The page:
Tuesday, April 25, 2017

Sweet Dreams by William W. Johnstone

Sweet Dreams
by William W. Johnstone
1985 Zebra

Alright, strap yourself in.

Our jumping off point is the phenomena of ghostly lights seen around Missouri.  I don't know if this is specifically the Missouri Headlights, I mean, Spook Lights -

There's also an archaeological dig at an Indian burial site.  A Manitou, or Indian spirit thingee, uses the light to travel in and rape women.  He rapes a doctor's wife and explodes her head with electricity, but it's ok because she was an evil harpy because she didn't like that he was cheating on her with his secretary.  Dames.

Said doctor performs an autopsy on his own wife then sleeps with his new psychiatrist girlfriend the same night.  This is our hero.  The two doctors befriend a couple of little kids who are special.  Special how?  Maybe we'll find out later, if Johnstone remembers (he doesn't).

We move into the Devil series template here.  The town is isolated, with people getting amnesia if they cross the border in either direction.  The townspeople inclined towards evil get superevil and work for the Manitou.  Of course, this includes all the teenagers.  A handful (the kids, the doctors, a preacher, and a couple of cops) stay normal.  Everyone else becomes a zoned out zombie, shuffling through a semblance of normal life.

The kids' parents have incestuous orgies while they're trying to sleep and the kids' toys come to life and start banging each other.  What's going on?  Luckily, there's a magic Indian man to explain everything.  And, yes, he's a drunk.

The Manitou is very dangerous and can't be stopped by Western Jesus magic.  Only another Manitou can stop it, or maybe the kids, or the medicine man's magic, or maybe he can't be stopped, but definitely not by anything God can do.

So, something something about being between two worlds.  We have to go to the haunted house!  The drunks, kids, doctors, and cops force their way through a storm to get to the haunted house.  The woman cop gets blown away by the wind, raped some, then teleports back to the house with a sore tush.

Yeah, the raping.  There's a lot of rape in this book.  Like, twenty or something.  Every character's backstory involves rape.  Child rape, monster rape, ghost rape, all the rape is in this book.  Never seen so many anuses get "bulled" into.

So the group gets to the haunted house and hit a time warp to 1890.  Their clothes change to old timey clothes, but they're invisible spirits so it doesn't matter, and they run into the evil man that lived there in 1890 who is also a ghost at the same time.  He rapes a bunch of kids.

They befriend a ghost dog and the Manitou starts confronting everyone with illusions of their darkest fears.  The evil man that is also a ghost says he works for Satan, who might be teaming up with the Manitou, but let's not go anywhere with that.  The cops fight a living wall of human flesh with pointy sticks.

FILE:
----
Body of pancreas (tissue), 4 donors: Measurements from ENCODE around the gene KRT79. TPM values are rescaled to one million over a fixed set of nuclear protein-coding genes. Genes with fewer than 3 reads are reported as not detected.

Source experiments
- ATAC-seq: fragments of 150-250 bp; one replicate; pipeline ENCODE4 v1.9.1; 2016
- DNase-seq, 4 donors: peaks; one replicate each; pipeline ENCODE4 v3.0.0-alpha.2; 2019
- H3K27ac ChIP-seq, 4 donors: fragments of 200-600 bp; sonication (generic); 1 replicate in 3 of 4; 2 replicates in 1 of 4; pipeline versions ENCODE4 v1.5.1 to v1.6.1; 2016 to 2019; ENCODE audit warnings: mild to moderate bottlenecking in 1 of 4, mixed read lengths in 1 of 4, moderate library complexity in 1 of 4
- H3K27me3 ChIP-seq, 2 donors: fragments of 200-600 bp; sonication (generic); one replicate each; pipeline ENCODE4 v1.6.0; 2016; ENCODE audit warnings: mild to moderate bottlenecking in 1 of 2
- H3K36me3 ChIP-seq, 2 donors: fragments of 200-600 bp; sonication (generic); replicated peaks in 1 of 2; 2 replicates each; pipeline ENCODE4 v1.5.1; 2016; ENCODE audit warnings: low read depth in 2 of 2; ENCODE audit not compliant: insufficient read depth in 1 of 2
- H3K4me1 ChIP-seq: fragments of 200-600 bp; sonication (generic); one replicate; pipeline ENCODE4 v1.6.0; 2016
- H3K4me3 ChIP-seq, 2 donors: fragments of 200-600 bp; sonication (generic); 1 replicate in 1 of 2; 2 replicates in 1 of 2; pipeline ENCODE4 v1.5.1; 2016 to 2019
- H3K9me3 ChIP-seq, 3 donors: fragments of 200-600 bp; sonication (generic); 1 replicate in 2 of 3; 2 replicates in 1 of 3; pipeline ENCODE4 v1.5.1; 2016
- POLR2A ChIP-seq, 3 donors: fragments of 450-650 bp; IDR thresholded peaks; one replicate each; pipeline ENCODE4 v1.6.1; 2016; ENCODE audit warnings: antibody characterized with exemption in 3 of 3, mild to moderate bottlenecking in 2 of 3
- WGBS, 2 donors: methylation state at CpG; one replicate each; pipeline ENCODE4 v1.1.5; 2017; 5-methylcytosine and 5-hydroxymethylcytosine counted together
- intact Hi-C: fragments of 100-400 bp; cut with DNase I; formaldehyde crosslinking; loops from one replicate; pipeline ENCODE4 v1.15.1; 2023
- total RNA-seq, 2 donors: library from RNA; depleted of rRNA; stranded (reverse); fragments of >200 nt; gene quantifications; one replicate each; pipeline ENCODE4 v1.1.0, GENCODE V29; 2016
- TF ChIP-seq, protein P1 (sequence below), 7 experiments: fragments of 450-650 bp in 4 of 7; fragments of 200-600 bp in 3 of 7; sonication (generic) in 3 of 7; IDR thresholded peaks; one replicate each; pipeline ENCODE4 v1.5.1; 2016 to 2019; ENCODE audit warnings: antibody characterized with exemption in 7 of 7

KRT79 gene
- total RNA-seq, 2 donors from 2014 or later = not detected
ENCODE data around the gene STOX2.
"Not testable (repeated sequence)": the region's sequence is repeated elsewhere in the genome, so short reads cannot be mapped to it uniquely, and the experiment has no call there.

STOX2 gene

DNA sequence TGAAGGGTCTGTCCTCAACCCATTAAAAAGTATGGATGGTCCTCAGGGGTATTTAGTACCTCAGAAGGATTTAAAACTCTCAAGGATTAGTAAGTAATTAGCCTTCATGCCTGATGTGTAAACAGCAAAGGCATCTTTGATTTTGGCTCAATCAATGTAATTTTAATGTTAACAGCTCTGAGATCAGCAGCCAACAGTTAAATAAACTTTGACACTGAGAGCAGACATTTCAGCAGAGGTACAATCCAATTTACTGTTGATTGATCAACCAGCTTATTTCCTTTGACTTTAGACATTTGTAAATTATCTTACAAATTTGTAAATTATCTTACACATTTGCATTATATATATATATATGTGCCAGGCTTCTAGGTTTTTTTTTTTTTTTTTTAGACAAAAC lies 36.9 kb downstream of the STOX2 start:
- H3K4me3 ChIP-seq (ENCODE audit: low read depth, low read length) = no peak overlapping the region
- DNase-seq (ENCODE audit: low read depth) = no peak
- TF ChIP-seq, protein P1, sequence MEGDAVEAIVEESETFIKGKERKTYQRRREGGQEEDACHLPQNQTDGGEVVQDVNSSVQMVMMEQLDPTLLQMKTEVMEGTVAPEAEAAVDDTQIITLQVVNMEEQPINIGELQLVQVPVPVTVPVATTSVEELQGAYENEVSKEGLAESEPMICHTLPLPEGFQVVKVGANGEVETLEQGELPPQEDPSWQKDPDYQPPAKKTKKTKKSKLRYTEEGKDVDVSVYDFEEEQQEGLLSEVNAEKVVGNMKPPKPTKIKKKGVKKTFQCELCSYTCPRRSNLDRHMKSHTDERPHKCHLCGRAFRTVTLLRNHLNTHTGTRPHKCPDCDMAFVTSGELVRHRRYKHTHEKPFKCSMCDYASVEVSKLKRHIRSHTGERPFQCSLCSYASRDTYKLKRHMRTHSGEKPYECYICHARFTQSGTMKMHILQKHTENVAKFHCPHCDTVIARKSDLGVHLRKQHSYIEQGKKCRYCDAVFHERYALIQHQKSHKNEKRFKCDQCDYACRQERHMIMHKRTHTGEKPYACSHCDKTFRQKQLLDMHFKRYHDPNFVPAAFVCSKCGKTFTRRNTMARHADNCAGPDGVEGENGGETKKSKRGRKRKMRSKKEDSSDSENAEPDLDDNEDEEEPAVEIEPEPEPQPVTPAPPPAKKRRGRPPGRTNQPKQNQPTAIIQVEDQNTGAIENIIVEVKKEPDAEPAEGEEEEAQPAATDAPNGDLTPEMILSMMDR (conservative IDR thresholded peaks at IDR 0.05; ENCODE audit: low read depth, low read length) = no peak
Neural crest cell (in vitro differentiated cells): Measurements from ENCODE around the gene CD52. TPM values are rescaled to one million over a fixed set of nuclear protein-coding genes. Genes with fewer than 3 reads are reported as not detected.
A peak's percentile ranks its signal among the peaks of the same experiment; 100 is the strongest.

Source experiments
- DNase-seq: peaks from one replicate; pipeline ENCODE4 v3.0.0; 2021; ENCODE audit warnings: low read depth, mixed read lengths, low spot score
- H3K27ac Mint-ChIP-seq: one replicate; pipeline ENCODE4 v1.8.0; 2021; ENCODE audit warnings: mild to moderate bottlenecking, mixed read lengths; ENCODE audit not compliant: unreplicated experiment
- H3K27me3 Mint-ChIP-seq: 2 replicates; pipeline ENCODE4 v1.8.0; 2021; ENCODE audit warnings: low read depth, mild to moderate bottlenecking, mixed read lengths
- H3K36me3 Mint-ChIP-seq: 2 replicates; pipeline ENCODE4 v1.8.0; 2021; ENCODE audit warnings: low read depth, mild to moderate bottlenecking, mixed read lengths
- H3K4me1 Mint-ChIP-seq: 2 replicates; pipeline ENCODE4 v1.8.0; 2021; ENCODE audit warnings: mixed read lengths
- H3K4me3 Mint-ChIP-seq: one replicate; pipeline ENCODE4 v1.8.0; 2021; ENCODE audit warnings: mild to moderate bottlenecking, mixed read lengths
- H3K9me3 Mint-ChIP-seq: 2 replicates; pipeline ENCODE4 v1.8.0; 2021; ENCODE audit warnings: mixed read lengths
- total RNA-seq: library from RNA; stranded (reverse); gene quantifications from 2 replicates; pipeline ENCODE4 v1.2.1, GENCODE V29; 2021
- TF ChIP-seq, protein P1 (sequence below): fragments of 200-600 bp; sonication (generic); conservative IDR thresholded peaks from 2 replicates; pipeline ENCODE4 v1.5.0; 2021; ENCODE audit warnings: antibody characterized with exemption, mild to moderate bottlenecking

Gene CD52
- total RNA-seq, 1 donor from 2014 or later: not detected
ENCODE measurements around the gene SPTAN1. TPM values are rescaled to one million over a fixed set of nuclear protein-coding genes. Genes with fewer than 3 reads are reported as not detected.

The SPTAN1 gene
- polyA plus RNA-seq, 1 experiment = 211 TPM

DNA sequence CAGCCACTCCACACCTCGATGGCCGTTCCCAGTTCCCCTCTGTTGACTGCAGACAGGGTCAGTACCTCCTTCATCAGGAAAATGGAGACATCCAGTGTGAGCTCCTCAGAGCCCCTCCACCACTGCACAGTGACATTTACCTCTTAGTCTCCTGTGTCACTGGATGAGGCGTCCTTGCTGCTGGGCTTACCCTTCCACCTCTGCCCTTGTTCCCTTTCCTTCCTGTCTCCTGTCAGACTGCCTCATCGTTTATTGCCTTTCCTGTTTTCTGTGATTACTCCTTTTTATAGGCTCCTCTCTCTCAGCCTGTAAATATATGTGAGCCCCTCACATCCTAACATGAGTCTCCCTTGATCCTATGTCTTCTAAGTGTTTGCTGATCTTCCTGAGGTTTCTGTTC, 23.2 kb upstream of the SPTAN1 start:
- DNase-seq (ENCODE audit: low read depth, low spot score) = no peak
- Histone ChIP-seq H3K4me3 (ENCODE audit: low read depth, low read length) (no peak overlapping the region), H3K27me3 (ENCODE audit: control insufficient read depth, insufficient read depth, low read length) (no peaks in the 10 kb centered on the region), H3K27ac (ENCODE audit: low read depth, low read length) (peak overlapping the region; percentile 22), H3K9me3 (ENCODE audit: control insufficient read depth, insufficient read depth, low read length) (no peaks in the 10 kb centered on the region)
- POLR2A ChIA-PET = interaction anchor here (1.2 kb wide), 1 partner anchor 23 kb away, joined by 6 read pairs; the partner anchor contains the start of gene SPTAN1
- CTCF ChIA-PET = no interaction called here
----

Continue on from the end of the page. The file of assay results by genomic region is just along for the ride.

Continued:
We're three fourths of the way through, so let's introduce a bunch of new characters.  Some cops figure out how to get into town and keep their memories.  They team up with a priest and go to the haunted house.

There's a running subplot about a teacher (yes, she gets raped) who get's possessed by the Manitou, wears Indian clothes, and skins men alive.  The skinned men still live and she joins the evil rapey people on a raid on the haunted house.

The rapey people get shot, and the skinned people melt under holy water and crosses, because that works now.  That thing about Jesus magic not working?  Never mind, it works fine.  God just opens up an earthquake, the Manitou falls in, the end.

But wait...EPILOGUE !!!

The Manitou crawls out of the ground into a lake a couple days later.  So much for Jesus magic.  Only a few pages left, can we squeeze in a couple more rapes?  Because the Manitou babies grow fast, and in one year they'll be full grown and the Manitou will strike again.

How are the kids doing?  They're apprehensive, because they've got the feeling that in one year this will all happen again.

Johnstone was nice enough to even list all of his own plot holes and lost threads there at the end:

  • The kids were supposed to be special, didn't do anything.
  • The magic Indian was supposed to be special, all he did was give wrong information and die somehow.
  • The spook lights got forgotten.
  • So much was made about God not being in the same world as the Manitou, yet this couldn't be more of a deux es machina if it got wheeled down on ropes.
  • None of what anyone did mattered.  God could have zapped the Manitou whenever he wanted and saved the town a lot of rape.

But don't worry, all these loose threads will be tied up in one year in the sequel that Johnstone is shamelessly plugging that never happened.

There were no dreams, sweet or otherwise.

The Kindle edition was done by the Lyrical Press imprint of Kensington Books, an ostensibly real publishing company.  They evidently had an intern just scan in a paperback, complete with OCR errors and the original back matter.  I just sent Zebra my 50 cents for their catalog.


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  2. Finally read "The Nursery" by Johnstone. Oh, man, he throws rapes around like Mardi Gras beads! Sounds like more of the same here. I'm fascinated with him and his career. Terrible writer, but I'm kinda hooked, somehow.